I often hear organisations get too fixated in simply complying with the Standard and focusing too much in obtaining an ISO 9001:2008 certification. Whilst it is important to tell your customers and the rest of your supply chain that you are certified to ISO 9001, organisations should focus in getting real value to their business … value that will help them last for the long term.
When employees know or think that they have a quality system that is certified to an international standard, sometimes it could present itself as a false sense of security. There is a risk that they are not making their Quality Management System, which was built prior to getting ISO certification, truly work for them.
ISO 9001:2008 Certification
When an organisation decides to get audited towards ISO 9001:2008 certification, they have to think really carefully, if this will add great value to their employees or teams, their processes, their business and most importantly to their customers.
Implementing a Quality Management System
To put into context, here are some examples of what you could get by implementing a Quality Management System in your organisation (which you would eventually certify to ISO 9001):
- You would increase confidence on the quality of your goods or services as it gets delivered to your customer. As an example this could increase your Delivery-In-Full-and-On-Time (DIFOT) measure and improve your specification accuracy.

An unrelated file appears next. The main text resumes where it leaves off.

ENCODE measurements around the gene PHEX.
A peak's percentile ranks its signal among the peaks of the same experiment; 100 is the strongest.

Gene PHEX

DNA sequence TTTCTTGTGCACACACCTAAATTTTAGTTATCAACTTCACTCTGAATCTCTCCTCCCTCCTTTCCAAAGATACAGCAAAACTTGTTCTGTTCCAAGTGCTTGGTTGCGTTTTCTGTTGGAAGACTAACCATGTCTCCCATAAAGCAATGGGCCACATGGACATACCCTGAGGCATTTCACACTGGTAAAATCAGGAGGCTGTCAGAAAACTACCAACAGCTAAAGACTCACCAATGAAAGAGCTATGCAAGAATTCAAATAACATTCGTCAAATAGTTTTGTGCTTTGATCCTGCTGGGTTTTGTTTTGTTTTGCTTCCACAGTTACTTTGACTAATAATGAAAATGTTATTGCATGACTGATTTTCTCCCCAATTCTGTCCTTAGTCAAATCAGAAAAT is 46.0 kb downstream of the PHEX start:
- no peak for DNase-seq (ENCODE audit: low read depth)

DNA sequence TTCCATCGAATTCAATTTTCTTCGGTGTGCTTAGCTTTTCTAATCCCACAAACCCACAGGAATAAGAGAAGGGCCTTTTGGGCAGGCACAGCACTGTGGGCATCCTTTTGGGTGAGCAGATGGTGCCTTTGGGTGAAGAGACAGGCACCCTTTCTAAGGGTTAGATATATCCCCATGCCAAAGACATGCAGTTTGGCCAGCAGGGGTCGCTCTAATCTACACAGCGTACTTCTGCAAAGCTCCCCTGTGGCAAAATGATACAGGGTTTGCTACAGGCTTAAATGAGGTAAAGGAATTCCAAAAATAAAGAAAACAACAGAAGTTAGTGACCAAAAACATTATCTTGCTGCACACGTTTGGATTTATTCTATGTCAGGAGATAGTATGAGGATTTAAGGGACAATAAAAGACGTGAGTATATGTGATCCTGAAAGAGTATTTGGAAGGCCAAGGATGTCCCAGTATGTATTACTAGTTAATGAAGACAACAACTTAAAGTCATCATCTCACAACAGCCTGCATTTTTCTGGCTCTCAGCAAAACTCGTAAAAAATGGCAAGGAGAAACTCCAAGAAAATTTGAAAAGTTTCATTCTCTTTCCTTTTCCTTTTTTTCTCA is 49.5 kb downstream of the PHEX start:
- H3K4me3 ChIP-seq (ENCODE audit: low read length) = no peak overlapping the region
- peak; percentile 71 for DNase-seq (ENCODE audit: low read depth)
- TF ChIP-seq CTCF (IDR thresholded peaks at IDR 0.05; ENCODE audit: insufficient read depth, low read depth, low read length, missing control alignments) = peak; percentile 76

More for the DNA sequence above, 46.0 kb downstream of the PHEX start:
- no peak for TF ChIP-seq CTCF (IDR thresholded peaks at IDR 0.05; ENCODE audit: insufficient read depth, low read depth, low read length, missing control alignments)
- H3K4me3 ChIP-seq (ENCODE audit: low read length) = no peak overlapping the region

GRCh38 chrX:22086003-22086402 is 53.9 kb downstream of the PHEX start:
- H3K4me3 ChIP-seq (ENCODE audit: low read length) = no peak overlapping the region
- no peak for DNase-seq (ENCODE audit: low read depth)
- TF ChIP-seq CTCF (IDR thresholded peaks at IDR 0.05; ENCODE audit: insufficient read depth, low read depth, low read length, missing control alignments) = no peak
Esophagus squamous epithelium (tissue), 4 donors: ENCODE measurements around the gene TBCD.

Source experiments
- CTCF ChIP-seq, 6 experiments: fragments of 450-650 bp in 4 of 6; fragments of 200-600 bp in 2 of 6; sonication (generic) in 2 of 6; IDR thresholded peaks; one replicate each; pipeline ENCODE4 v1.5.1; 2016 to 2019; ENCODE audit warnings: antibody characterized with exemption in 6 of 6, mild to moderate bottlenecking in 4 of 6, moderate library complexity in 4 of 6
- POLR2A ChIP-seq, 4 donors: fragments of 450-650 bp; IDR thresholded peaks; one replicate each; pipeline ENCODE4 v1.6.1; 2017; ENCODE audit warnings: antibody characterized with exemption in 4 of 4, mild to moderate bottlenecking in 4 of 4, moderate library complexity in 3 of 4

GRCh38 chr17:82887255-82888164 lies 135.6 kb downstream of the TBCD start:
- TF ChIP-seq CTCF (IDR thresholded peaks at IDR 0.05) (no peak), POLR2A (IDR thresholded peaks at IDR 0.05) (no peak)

- Your procedures are standardised across the organisation to ensure repeatability and efficient training with all staff. This would result into a productivity increase of your workforce and an increase in their skill level.
- All roles and responsibilities across the teams will be clear, transparent and agreed by everyone.
- When decisions are made, you would have a factual and systematic approach because recording, investigations, and analyses are performed.
- Problems are fixed forever by implementing a problem-solving methodology. This would result into a reduction of your quality defects and failures as well as inspection activities, which can be non-value adding.
- Wastes in reworking, remaking, repairing and re-building are significantly reduced if not completely eliminated.
- Your teams spend more time in performing value-add tasks and less time is spent in looking for information and tools or wondering what the standard procedures and work instructions are.
- Breakthrough and continuous improvements achieved will be sustained well as there is a process of standardising new practises. This is a very important step in change management.
The list could go endless in delivering real and tangible benefits and long-term reasons for truly implementing a Quality Management System (QMS). If done correctly, this would then bring great value to the customer and make them truly satisfied. THIS is the true certification.